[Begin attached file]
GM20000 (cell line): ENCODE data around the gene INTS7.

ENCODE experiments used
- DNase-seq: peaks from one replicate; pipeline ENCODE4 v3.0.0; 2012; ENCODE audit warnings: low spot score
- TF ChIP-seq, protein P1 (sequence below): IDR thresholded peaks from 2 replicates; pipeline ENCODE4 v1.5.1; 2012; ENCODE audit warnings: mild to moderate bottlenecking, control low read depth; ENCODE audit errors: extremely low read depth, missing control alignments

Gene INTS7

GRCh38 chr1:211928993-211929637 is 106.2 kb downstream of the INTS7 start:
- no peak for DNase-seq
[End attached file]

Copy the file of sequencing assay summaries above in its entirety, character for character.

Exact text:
GM20000 (cell line): ENCODE data around the gene INTS7.

ENCODE experiments used
- DNase-seq: peaks from one replicate; pipeline ENCODE4 v3.0.0; 2012; ENCODE audit warnings: low spot score
- TF ChIP-seq, protein P1 (sequence below): IDR thresholded peaks from 2 replicates; pipeline ENCODE4 v1.5.1; 2012; ENCODE audit warnings: mild to moderate bottlenecking, control low read depth; ENCODE audit errors: extremely low read depth, missing control alignments

Gene INTS7

GRCh38 chr1:211928993-211929637 is 106.2 kb downstream of the INTS7 start:
- no peak for DNase-seq